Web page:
Getting the work done entails delegation of tasks. A judge is bound by duty to motivate his subordinates for the effective performance of the functions and duties of his office. Setting target completion dates of delegated tasks is one way of instilling work discipline. Law clerks or researchers must accept this as inevitable. A retired SC Justice who had worked as a law clerk in his younger days, related his own experience of approaching the matter “scientifically.” He explained that a researcher has to be resourceful and devise an efficient system of conducting his or her research and analysis of the cases assigned by the Justice. I think it is important for the young lawyers to realize that it is for their own benefit to develop “speed” and diligently perform their work duties, especially if they themselves aspire for a career in the judiciary. As officers of the court, they are also aware of their shared responsibility in preserving the integrity and independence of the courts. The enduring words of the famous statesman Winston Churchill could very well inspire our young lawyers to always give their best: “We make a living by what we get, but we make a life by what we give.”

The great lawyer, writer, scholar and orator of ancient Rome, Marcus Tullius Cicero (106 B.C.- 43 B.C.) proclaimed that “The foundation of justice is good faith.” Definitely, employment in the CA is more than just a career move or a means to earn a living, but a privilege imbued with social responsibility. Court employees, including the lawyers, are bound to observe the strict work ethic and discipline laid down in the Code of Conduct for Court Personnel, such as maintaining confidentiality of matters in connection with the cases assigned by the Justice, avoidance of conflict of interest, diligence and competence in the performance of one’s duties and tasks.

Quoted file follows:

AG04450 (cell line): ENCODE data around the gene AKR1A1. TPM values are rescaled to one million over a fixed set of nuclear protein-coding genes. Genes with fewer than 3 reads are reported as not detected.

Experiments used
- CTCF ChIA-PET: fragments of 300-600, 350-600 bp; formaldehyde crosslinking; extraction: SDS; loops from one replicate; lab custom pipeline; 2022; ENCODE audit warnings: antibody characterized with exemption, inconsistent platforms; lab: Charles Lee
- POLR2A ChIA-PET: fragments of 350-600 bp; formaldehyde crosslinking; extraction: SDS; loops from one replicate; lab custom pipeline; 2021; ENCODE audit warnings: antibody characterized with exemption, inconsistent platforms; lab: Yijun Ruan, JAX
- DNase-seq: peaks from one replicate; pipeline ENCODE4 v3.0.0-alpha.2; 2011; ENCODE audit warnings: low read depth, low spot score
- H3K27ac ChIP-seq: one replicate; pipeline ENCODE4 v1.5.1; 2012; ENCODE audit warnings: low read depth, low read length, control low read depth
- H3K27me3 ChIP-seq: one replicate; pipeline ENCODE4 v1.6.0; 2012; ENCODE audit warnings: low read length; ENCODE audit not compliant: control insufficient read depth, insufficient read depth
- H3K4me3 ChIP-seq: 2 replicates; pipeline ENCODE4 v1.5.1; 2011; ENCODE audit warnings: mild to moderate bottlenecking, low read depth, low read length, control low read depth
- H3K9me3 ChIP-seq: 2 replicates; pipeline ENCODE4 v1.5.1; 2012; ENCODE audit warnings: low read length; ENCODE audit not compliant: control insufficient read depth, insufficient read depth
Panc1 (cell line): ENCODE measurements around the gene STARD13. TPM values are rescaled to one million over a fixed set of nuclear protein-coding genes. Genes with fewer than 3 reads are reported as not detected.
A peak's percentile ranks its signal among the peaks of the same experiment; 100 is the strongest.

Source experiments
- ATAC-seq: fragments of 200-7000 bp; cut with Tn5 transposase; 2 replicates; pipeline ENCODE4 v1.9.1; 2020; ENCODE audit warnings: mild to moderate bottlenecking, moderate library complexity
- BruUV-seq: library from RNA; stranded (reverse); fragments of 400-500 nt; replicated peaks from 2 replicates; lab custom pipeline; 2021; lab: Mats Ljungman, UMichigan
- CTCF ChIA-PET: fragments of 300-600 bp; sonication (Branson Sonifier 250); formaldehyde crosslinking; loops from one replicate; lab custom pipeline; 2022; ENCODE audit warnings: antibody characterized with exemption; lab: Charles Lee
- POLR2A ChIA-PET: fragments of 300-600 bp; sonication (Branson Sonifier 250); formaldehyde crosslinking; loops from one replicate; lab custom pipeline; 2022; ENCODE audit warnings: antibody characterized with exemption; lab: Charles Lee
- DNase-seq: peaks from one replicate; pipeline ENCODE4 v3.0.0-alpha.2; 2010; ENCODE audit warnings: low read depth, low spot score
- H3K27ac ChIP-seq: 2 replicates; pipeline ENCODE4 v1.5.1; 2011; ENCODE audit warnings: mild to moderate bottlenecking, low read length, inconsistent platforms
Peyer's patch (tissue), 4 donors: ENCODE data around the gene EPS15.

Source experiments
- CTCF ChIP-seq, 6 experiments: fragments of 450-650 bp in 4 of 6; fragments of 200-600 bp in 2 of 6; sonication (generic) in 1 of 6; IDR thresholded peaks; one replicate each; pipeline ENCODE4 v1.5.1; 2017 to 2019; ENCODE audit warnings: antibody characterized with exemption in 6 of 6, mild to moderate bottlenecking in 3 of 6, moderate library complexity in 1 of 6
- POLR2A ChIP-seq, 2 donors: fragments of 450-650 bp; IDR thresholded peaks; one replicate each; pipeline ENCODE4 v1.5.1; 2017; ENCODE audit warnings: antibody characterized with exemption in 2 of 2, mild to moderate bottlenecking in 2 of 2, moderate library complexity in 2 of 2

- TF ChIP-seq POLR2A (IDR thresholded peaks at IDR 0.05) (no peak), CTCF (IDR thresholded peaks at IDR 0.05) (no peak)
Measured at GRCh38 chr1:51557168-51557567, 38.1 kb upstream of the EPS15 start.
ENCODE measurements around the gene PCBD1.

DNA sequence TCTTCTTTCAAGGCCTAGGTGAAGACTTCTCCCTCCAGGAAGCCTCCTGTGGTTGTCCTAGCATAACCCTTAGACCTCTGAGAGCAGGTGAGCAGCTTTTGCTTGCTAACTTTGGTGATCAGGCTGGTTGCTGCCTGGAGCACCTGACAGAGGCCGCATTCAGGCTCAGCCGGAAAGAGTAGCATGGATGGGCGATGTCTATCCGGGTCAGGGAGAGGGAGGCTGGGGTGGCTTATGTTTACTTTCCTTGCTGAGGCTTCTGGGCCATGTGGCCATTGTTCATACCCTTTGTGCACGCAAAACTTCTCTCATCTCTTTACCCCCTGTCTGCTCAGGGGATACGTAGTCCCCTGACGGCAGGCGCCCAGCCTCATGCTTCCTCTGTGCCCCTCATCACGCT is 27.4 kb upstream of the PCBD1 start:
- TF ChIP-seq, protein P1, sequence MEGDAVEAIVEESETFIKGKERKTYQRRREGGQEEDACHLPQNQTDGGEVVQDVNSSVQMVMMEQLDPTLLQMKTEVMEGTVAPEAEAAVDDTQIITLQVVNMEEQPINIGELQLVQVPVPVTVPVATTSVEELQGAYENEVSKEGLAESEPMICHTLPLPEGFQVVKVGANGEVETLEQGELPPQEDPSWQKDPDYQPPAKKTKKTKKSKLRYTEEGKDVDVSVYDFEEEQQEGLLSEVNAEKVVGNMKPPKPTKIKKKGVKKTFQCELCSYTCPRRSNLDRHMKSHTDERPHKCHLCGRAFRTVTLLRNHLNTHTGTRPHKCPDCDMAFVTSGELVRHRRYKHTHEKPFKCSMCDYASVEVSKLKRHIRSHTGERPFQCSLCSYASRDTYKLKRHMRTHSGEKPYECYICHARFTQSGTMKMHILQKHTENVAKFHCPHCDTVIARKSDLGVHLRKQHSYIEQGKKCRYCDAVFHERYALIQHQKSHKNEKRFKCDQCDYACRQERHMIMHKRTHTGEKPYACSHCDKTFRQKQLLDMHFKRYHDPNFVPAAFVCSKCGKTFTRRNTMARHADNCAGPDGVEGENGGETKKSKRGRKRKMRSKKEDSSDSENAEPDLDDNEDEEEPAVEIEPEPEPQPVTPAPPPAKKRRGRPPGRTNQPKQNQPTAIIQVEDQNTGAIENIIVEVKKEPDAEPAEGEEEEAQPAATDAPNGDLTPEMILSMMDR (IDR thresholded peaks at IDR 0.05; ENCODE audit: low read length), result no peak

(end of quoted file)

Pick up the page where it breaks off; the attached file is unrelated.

Good faith on the part of the Justices and court employees therefore, underpin all our efforts to serve the public efficiently by deciding cases brought to the CA with reasonable promptness. There need not be any external compulsion for this; it has always been there within ourselves. As Thomas Jefferson expressed it:  “Man is a rational animal, endowed by nature with rights and with an innate sense of justice.”

Finally, our greatest inspiration at the moment comes from no less than Honorable Chief Justice Reynato S. Puno, Sunday Manila Times’ Person of the Year and recently hailed by the Philippine Graphic Magazine for at last providing the country with a “moral fulcrum”. His firm yet humble declaration upon accepting the top post in the highest court of the land defines our common mission as public servants in the judiciary: “The judiciary has but one constituency and it is a constituency of one -- the blindfolded lady with a sword unsheathed. She represents justice, fair justice to all, unfairness to none. I hope to be an instrument of this kind of justice. In God, I put all my trust.”